Attorney at Law Magazine recently sat down with Eric Bluestein, a partner with Dolan Dobrinsky Rosenblum Bluestein, LLP, and the recently inducted president of the Miami-Dade Trial Lawyers Association. Bluestein shares his plans for the organization in his leadership role as well as some insight into how the organization will continue to handle the COVID-19 pandemic.
Bluestein and the 2021 executive board and board of directors were sworn into office at the Banyan Bowl at Pinecrest Gardens on February 20 by Judge Samantha Ruiz-Cohen (pictured above with Eric Bluestein).
AALM: How did you come to be involved in the association?
EB: As a law clerk in law school and as a young associate I was fortunate to have seasoned lawyers take an interest in my career. I have had, and still have, wonderful mentors. And they made one thing very clear to me from the start: success in the legal field is different than success at school. For example, at school, there tends to be a focus on results – on grades and test scores. Study hard and perform well and success follows. It is an easy recipe. As a lawyer, results in the courtroom and in cases are just a part of the larger whole to being successful. A good lawyer without clients has limited options. I was strongly urged to network and to get out in the community. This led me to join the Miami-Dade Trial Lawyers Association, as well as other organizations.
Additionally, I have also always been cognizant of how fortunate I was to have the opportunities I had in college, law school and continue to have in the legal field. As a result, I do what I can to help students and young lawyers. I will meet with anyone who reaches out.
The Miami-Dade Trial Lawyers Association offers its members the opportunity to meet a lot of great people, and the work the organization does give me, and others, the privilege of being able to give back to the community as a whole, and to mentor law students and younger lawyers.
AALM: How has COVID impacted the work the association has been doing, and what are your plans to continue to address that?
EB: COVID has been a significant challenge. For example, until the swearing-in last month, we had not held any in-person events. Our annual Judicial Reception was virtual. We did not have our annual Installation Gala this year. We could not serve meals with the Chapman Partnership or participate in events at His House. Any mentoring has been accomplished via email, phone calls, and Zoom, as opposed to at lunch or over coffee. We have not had our regular Happy Hours.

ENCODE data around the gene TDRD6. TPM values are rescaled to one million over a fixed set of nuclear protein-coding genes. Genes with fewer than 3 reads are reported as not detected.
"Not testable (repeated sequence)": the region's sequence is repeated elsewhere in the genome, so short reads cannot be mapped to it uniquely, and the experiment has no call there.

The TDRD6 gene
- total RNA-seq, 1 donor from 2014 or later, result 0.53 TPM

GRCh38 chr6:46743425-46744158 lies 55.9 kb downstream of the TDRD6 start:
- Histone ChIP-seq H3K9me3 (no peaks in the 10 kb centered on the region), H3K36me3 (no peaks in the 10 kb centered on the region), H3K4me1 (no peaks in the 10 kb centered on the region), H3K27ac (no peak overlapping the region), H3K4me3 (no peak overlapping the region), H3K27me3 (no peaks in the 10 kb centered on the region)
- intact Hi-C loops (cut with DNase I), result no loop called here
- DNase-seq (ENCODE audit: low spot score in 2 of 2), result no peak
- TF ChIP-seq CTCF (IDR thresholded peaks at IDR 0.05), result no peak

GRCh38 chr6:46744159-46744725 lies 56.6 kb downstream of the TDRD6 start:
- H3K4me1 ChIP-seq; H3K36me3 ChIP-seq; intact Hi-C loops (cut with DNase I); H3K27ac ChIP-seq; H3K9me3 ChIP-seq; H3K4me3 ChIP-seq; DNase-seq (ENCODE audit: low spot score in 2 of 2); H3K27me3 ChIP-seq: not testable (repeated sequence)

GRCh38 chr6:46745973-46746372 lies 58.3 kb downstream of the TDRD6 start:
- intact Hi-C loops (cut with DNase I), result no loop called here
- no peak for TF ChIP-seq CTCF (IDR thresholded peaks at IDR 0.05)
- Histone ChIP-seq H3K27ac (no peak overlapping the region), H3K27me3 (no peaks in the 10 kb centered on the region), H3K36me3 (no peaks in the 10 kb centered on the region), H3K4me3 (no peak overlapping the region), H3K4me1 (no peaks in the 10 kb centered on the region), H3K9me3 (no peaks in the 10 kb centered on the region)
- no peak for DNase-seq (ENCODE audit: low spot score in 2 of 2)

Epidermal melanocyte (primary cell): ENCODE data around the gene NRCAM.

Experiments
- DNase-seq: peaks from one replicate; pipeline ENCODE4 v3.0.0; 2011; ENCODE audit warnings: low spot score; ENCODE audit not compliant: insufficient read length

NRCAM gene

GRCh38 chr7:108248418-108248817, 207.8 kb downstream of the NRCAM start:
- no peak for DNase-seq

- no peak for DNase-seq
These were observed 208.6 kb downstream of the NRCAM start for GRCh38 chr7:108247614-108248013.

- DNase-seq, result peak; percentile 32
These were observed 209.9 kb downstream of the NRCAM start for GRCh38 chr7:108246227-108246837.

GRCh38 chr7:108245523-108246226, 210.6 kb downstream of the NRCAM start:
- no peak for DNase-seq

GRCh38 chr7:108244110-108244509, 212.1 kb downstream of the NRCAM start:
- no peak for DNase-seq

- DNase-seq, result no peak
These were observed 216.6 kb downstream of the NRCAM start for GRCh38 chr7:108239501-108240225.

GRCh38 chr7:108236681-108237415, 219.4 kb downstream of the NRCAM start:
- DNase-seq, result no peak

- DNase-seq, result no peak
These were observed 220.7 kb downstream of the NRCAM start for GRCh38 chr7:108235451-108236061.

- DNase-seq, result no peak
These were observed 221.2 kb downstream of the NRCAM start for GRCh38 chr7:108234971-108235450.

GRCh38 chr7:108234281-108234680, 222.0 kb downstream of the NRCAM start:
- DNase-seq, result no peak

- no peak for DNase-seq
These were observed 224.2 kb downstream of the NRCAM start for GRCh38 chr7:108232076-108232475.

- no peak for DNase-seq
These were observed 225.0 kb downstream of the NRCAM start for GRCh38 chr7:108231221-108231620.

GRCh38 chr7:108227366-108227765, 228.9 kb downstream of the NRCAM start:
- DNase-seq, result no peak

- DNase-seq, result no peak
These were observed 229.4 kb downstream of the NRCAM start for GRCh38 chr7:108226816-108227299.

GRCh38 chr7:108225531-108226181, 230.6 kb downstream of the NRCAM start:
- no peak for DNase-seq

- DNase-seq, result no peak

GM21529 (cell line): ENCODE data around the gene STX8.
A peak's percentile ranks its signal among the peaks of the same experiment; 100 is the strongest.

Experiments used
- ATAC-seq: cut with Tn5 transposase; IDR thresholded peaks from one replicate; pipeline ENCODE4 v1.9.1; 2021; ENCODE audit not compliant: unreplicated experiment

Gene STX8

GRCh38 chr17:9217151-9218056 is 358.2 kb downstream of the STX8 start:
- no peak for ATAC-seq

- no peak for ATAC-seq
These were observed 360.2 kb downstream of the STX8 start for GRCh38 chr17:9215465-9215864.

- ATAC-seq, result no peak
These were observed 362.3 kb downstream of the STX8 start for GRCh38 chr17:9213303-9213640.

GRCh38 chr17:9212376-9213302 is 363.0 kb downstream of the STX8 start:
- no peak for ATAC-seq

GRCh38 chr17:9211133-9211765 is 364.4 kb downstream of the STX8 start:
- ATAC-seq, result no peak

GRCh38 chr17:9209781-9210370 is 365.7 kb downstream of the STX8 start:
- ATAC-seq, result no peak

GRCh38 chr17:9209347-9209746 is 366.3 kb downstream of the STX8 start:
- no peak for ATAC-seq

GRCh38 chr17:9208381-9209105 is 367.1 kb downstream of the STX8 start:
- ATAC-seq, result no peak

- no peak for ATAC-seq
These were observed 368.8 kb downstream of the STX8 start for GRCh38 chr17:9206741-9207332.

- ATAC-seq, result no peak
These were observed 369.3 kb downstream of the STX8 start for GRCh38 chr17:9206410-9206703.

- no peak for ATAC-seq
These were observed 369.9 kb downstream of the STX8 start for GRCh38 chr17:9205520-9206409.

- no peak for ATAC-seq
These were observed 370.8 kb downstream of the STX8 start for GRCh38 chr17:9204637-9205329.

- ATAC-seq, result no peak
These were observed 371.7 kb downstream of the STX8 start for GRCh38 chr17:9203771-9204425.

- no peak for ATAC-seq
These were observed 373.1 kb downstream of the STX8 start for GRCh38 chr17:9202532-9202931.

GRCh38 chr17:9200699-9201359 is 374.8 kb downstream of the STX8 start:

As more and more people become vaccinated and CDC guidelines continue to be updated, we hope to be able to have safe in-person events later this year. Our swearing-in last month was outside, with a limited number of attendees, people wore masks and the event was great. We are thinking about ways to have other events later this year that can also be safely held. That may mean events with fewer people than we would typically invite, events that are outside, events without food, or some combination thereof.
We are also adapting. While we were unable to have our Judicial Reception in-person, Elliot Kula put on a wonderful Judicial Reception via Zoom. And, while not ideal, if in-person continuing legal education events cannot be done, we will host them virtually.
AALM: What lessons did you learn from past presidents? How are you applying those lessons to your tenure?
EB: Currently, the most important lesson I apply daily is patience. The pandemic appears to be getting better but we cannot rush out and force our will on the virus simply to try to benefit the organization or our practices. We need to be mindful of people’s concerns and fears and health. As a result, while the board has good ideas for this year, we are staying patient and remaining hopeful that those ideas will come to fruition a little later this year.
AALM: What changes in the Florida legal community do you see impacting your members? How is the association looking to address that?
EB: The most significant change is technology. Zoom is here for the long term and probably permanently. We have an obligation to ensure our members understand Zoom, are comfortable with it, and know-how to argue effectively via camera. One way to address the advancements in technology is by hosting a continuing legal education course, which we are currently planning. Another way is communicating daily with anyone who reaches out via email or telephone for assistance.
We also, as an organization, have a duty to reach out to the court with feedback about Zoom. We need to continue to let the court know the issues we face and offer potential solutions.
AALM: What advice do you have for a member looking to increase their involvement in the Miami-Dade Trial Lawyers Association?
EB: Please reach out to me, or any other member of the board you feel comfortable reaching out to. When we do host events, either in-person or via Zoom, sign up, show up and speak to whomever you feel comfortable engaging with. Take advantage of the resources we offer.